Sanral & Cape lock horns over tollsComment on this story
Cape Town - The city of Cape Town and roads agency Sanral are locking horns again over the proposed R10 billion N1 and N2 tolling project, with the city saying Sanral is attempting to keep the public in the dark about the costs of tolling.
The Western Cape High Court last year put a temporary stop to the project. An interdict was put in place until the finalisation of the city’s review application in which it is asking the court to set aside the decision to declare the N1 and N2 toll roads.
Sanral initially withheld certain documents – which it considered to be confidential – revealing the costs of tolling and implications for ratepayers.
Mayoral committee member for Transport Brett Herron said the city received the documents about the costs of tolling only in January.
He said the city’s supplementary court papers showed how much it would cost to convert the N1 and N2 into toll roads, how proposed toll fees would compare to those paid by motorists in Gauteng, the toll revenue expected from the N1 and N2 toll project and how much of the toll fees would be spent on the project infrastructure and operations.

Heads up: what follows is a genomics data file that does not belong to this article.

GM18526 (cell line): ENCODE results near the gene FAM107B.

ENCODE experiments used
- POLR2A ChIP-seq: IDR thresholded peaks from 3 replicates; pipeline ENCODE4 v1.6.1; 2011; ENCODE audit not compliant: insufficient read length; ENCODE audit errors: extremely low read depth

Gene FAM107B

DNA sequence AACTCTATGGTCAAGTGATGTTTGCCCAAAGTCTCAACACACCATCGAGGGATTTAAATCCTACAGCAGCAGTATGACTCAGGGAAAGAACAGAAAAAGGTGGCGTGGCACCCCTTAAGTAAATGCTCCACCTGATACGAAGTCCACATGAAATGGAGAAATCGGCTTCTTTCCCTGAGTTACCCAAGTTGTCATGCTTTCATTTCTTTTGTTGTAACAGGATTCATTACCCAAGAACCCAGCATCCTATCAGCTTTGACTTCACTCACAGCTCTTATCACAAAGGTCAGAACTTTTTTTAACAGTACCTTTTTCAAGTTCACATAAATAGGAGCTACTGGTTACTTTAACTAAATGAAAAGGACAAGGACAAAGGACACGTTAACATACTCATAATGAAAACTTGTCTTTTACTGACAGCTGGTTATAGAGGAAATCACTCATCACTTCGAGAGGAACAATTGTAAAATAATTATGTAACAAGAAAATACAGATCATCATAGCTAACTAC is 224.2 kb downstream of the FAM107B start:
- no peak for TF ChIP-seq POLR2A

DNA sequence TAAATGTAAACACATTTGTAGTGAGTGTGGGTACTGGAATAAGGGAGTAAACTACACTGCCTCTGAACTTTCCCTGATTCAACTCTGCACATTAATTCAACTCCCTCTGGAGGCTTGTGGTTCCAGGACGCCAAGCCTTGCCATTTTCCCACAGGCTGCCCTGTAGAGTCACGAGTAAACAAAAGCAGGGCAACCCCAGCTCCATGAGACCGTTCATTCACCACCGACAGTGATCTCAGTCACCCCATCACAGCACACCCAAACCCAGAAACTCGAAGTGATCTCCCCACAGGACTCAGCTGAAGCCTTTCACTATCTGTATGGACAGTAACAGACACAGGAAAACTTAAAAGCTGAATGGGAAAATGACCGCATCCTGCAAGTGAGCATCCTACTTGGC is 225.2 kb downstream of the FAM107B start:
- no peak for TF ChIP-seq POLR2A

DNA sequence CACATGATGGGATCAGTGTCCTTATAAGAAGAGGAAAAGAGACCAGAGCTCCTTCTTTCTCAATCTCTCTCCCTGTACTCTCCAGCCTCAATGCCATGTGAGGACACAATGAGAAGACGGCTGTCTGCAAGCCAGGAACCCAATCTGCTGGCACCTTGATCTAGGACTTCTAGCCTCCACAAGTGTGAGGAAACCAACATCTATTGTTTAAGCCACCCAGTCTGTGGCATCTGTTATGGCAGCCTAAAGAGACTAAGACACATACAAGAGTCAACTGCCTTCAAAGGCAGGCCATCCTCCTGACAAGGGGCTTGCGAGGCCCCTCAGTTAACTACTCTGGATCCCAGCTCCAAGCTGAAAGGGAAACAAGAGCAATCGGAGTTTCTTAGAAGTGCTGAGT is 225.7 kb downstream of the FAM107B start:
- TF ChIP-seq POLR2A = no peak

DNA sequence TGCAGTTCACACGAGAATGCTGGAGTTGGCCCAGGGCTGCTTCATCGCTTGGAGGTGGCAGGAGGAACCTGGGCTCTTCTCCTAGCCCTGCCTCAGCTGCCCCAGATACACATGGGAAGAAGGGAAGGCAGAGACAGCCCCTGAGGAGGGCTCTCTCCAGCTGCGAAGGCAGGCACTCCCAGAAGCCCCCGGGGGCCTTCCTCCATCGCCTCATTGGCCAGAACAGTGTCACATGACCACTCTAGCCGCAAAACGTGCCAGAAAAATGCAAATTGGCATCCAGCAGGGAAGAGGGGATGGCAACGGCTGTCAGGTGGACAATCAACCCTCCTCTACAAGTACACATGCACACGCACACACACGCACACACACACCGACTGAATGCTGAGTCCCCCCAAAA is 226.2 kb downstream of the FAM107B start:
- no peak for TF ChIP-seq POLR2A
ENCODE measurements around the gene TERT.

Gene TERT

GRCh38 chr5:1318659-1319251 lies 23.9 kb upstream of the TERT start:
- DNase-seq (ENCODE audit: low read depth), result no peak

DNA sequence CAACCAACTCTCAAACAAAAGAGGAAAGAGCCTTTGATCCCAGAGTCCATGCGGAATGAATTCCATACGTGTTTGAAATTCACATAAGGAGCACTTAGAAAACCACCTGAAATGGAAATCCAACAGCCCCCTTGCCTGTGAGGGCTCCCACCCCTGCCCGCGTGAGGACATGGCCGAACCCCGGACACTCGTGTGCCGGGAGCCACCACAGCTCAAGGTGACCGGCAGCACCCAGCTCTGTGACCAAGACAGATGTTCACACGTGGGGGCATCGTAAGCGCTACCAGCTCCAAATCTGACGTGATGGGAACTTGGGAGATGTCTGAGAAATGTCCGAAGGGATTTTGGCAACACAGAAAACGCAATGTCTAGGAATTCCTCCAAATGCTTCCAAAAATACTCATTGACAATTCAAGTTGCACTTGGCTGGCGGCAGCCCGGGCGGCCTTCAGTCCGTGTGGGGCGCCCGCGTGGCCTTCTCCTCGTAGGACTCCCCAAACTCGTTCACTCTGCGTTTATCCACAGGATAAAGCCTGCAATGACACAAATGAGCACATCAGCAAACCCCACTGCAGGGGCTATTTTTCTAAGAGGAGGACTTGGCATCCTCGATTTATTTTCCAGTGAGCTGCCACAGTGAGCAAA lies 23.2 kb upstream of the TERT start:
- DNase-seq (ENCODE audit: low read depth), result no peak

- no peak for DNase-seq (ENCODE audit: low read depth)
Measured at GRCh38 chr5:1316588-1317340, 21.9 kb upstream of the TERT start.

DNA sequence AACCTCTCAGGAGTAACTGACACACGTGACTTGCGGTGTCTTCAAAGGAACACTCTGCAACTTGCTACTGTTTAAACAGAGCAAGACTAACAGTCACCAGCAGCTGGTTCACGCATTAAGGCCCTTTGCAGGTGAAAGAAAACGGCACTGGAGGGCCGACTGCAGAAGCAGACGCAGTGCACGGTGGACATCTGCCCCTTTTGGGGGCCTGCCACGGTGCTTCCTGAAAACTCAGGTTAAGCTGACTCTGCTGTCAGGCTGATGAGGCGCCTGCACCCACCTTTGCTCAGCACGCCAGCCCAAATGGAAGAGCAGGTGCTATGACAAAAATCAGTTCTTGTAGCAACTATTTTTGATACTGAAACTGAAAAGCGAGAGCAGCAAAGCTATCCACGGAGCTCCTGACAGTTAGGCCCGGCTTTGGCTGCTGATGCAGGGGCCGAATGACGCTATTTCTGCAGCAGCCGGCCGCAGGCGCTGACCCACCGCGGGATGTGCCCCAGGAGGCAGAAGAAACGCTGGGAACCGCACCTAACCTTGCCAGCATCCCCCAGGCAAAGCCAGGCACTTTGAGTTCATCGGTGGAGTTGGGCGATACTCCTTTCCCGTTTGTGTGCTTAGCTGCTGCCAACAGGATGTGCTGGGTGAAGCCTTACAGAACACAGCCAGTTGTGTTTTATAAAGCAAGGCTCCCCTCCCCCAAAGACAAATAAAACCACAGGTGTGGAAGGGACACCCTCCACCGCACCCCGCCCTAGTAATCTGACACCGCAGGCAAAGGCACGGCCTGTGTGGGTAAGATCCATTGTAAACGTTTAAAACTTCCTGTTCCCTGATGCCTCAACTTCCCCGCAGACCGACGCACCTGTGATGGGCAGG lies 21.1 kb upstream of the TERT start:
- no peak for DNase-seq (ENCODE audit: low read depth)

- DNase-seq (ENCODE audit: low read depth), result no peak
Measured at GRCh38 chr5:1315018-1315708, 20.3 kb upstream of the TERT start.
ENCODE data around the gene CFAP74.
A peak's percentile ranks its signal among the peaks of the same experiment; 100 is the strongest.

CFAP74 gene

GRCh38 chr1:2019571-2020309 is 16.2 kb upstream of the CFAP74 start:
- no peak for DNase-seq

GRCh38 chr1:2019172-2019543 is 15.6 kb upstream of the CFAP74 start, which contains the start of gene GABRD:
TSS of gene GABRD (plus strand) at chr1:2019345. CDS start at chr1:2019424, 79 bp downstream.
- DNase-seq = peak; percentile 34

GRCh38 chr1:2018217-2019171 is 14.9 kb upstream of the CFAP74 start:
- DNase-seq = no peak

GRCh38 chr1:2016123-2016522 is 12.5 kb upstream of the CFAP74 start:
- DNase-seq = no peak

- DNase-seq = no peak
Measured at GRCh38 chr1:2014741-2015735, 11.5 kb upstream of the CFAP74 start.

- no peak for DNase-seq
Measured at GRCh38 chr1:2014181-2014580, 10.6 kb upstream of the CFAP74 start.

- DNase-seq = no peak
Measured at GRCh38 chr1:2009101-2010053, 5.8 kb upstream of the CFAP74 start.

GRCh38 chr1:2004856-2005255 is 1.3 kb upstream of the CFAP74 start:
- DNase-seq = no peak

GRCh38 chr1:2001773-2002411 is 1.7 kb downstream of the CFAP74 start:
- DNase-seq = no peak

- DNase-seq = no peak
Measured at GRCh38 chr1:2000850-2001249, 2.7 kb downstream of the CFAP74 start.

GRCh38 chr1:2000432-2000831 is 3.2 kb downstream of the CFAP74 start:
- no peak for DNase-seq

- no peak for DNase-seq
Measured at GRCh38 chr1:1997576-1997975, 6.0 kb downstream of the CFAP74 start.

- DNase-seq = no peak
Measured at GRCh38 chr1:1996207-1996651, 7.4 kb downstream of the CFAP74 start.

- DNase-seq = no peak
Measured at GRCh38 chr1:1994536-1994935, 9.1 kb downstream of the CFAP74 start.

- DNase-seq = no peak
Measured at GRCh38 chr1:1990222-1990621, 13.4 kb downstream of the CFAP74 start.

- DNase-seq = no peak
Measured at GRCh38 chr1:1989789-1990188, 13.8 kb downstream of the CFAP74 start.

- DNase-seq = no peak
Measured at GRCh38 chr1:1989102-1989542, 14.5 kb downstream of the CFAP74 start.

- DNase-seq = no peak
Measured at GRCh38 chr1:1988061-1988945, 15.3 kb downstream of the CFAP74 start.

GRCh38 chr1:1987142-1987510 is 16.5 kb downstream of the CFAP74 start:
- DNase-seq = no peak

Herron said Sanral was trying to prevent the city from submitting the cost information in a public court.
Sanral wants the matter to be heard in camera, which means the public will not have access to this information.
“Sanral wants to keep the cost to the taxpayer a secret by preventing the city from disclosing this information. Sanral is using the excuse of ‘commercial confidentiality’ to prevent the public disclosure of information contained in the bids submitted by the companies that wish to toll the N1 and N2,” Herron said.
Despite several attempts, Sanral spokesman Vusi Mona could not be reached for comment by deadline yesterday.
The city believes no part of the city’s court papers should be kept from the public.
On Wednesday, Western Cape High Court Deputy Judge President Jeanette Traverso ruled in chambers that Sanral and the Protea Parkways Consortium – which made the initial unsolicited proposal that initiated the Winelands Toll Project, and has been selected by Sanral as the preferred bidder – must make an application to court by June 17 motivating why the city should not be allowed to file its supplementary papers openly.
The matter will be heard in camera in the Western Cape High Court on August 4.
Herron said: “Sanral is a public agency of the national Department of Transport and they should be transparent.”
Attorney for the city, Cormac Cullinan, said: “The crucial issue is that the numbers matter. If toll fees are 1c, no one would moan, but if it’s R1 000 everyone would moan.”
He said it was better that such issues were debated before the tolls were built.